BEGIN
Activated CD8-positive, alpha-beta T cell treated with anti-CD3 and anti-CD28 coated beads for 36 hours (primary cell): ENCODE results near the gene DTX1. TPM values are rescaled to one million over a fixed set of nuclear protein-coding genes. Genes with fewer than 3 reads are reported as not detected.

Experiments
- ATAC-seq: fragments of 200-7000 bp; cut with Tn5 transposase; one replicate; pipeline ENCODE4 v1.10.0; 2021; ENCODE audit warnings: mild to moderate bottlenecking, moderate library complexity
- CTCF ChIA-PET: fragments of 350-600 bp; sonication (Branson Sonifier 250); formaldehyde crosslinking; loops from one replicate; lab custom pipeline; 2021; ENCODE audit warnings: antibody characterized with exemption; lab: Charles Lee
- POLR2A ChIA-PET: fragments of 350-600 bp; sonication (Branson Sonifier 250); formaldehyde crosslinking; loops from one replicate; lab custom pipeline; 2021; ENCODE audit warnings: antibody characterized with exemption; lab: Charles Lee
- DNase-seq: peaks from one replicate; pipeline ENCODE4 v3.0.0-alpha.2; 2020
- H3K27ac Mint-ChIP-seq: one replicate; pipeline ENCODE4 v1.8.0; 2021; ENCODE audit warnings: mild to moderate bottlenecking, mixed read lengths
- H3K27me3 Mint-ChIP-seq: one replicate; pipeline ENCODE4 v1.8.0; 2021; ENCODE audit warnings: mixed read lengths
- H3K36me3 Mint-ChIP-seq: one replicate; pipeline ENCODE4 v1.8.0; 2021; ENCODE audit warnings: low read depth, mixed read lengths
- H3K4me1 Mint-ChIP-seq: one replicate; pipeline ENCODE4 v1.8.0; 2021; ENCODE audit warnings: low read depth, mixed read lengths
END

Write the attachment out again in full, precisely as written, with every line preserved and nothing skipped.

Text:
Activated CD8-positive, alpha-beta T cell treated with anti-CD3 and anti-CD28 coated beads for 36 hours (primary cell): ENCODE results near the gene DTX1. TPM values are rescaled to one million over a fixed set of nuclear protein-coding genes. Genes with fewer than 3 reads are reported as not detected.

Experiments
- ATAC-seq: fragments of 200-7000 bp; cut with Tn5 transposase; one replicate; pipeline ENCODE4 v1.10.0; 2021; ENCODE audit warnings: mild to moderate bottlenecking, moderate library complexity
- CTCF ChIA-PET: fragments of 350-600 bp; sonication (Branson Sonifier 250); formaldehyde crosslinking; loops from one replicate; lab custom pipeline; 2021; ENCODE audit warnings: antibody characterized with exemption; lab: Charles Lee
- POLR2A ChIA-PET: fragments of 350-600 bp; sonication (Branson Sonifier 250); formaldehyde crosslinking; loops from one replicate; lab custom pipeline; 2021; ENCODE audit warnings: antibody characterized with exemption; lab: Charles Lee
- DNase-seq: peaks from one replicate; pipeline ENCODE4 v3.0.0-alpha.2; 2020
- H3K27ac Mint-ChIP-seq: one replicate; pipeline ENCODE4 v1.8.0; 2021; ENCODE audit warnings: mild to moderate bottlenecking, mixed read lengths
- H3K27me3 Mint-ChIP-seq: one replicate; pipeline ENCODE4 v1.8.0; 2021; ENCODE audit warnings: mixed read lengths
- H3K36me3 Mint-ChIP-seq: one replicate; pipeline ENCODE4 v1.8.0; 2021; ENCODE audit warnings: low read depth, mixed read lengths
- H3K4me1 Mint-ChIP-seq: one replicate; pipeline ENCODE4 v1.8.0; 2021; ENCODE audit warnings: low read depth, mixed read lengths